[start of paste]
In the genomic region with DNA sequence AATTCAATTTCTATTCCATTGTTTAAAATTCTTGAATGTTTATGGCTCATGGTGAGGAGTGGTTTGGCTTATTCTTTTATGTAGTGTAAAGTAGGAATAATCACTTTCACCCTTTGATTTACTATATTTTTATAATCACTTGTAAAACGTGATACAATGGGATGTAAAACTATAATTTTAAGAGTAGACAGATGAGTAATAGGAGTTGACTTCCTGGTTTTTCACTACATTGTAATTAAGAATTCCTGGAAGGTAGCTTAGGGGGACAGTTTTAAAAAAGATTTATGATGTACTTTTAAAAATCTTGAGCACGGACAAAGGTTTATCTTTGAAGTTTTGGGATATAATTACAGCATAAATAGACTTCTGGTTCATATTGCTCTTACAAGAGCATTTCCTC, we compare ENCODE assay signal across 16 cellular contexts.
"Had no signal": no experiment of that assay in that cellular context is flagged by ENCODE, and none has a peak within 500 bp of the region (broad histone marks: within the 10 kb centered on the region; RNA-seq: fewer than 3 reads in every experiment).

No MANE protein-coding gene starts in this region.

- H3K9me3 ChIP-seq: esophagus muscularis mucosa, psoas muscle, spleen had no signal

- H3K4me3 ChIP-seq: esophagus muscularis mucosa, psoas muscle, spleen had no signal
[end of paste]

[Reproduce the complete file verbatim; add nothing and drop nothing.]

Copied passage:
In the genomic region with DNA sequence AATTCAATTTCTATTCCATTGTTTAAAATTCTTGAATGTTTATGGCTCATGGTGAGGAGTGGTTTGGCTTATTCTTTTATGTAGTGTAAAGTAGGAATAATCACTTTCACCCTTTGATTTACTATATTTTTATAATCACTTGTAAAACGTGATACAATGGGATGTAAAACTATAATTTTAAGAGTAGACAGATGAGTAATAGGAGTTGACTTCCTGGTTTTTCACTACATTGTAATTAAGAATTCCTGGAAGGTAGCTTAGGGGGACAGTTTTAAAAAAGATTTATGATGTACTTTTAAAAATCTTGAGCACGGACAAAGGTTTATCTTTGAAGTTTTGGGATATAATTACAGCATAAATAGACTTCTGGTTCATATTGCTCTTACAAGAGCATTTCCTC, we compare ENCODE assay signal across 16 cellular contexts.
"Had no signal": no experiment of that assay in that cellular context is flagged by ENCODE, and none has a peak within 500 bp of the region (broad histone marks: within the 10 kb centered on the region; RNA-seq: fewer than 3 reads in every experiment).

No MANE protein-coding gene starts in this region.

- H3K9me3 ChIP-seq: esophagus muscularis mucosa, psoas muscle, spleen had no signal

- H3K4me3 ChIP-seq: esophagus muscularis mucosa, psoas muscle, spleen had no signal